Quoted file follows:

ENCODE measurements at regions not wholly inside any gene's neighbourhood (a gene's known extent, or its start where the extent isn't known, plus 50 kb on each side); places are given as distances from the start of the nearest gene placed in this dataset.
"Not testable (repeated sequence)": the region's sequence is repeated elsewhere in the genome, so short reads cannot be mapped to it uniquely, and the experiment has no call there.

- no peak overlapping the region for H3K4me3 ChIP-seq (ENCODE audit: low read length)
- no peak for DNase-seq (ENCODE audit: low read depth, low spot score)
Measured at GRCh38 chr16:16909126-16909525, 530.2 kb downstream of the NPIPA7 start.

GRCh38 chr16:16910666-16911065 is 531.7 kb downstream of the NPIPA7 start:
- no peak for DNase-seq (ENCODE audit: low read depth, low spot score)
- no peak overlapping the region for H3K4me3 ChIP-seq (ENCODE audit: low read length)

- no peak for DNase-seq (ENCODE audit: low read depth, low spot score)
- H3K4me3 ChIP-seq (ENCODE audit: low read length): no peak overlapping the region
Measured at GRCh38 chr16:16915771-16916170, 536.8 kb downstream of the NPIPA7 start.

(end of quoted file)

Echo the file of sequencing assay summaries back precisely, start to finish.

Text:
ENCODE measurements at regions not wholly inside any gene's neighbourhood (a gene's known extent, or its start where the extent isn't known, plus 50 kb on each side); places are given as distances from the start of the nearest gene placed in this dataset.
"Not testable (repeated sequence)": the region's sequence is repeated elsewhere in the genome, so short reads cannot be mapped to it uniquely, and the experiment has no call there.

- no peak overlapping the region for H3K4me3 ChIP-seq (ENCODE audit: low read length)
- no peak for DNase-seq (ENCODE audit: low read depth, low spot score)
Measured at GRCh38 chr16:16909126-16909525, 530.2 kb downstream of the NPIPA7 start.

GRCh38 chr16:16910666-16911065 is 531.7 kb downstream of the NPIPA7 start:
- no peak for DNase-seq (ENCODE audit: low read depth, low spot score)
- no peak overlapping the region for H3K4me3 ChIP-seq (ENCODE audit: low read length)

- no peak for DNase-seq (ENCODE audit: low read depth, low spot score)
- H3K4me3 ChIP-seq (ENCODE audit: low read length): no peak overlapping the region
Measured at GRCh38 chr16:16915771-16916170, 536.8 kb downstream of the NPIPA7 start.